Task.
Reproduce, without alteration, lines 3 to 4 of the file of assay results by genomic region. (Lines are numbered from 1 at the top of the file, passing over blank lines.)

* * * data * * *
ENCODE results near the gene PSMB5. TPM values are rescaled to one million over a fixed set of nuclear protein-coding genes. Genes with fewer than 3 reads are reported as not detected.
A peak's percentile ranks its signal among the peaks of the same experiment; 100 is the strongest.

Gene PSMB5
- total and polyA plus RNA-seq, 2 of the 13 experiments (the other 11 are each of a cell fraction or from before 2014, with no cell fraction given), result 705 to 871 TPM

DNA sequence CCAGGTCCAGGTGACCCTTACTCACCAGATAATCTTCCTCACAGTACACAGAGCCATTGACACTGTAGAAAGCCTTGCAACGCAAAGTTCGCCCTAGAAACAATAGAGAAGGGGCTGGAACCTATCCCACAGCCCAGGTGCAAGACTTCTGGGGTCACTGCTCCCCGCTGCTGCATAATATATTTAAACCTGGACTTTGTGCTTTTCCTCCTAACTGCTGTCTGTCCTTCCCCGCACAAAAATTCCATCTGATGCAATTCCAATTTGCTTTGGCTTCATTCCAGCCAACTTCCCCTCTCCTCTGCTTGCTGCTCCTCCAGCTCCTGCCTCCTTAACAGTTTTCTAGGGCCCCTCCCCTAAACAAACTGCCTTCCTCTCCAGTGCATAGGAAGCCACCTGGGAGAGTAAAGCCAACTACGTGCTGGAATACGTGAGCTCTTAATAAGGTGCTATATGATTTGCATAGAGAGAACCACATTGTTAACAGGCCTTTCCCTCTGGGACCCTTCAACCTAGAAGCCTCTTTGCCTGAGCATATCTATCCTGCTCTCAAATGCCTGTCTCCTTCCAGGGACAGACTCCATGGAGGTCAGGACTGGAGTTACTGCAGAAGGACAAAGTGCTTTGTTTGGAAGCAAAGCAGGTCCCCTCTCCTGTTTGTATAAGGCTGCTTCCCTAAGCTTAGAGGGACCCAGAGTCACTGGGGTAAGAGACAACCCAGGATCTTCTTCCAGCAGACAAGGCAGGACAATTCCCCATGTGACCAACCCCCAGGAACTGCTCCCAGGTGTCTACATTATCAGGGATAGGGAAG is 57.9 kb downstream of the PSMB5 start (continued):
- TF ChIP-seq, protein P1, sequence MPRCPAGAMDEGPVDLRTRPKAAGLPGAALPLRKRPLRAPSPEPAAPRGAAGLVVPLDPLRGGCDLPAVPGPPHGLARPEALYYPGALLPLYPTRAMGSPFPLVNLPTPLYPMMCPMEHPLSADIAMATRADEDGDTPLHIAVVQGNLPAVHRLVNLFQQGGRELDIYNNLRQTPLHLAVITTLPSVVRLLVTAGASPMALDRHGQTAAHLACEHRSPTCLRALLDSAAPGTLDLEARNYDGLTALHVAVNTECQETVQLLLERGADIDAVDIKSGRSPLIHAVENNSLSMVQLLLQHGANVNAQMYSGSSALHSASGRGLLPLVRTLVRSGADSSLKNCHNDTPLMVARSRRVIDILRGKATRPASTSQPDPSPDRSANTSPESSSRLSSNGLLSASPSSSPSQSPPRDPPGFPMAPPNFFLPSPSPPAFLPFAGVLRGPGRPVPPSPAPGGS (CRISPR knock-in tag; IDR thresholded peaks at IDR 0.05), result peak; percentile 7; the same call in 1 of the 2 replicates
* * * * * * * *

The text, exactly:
Gene PSMB5
- total and polyA plus RNA-seq, 2 of the 13 experiments (the other 11 are each of a cell fraction or from before 2014, with no cell fraction given), result 705 to 871 TPM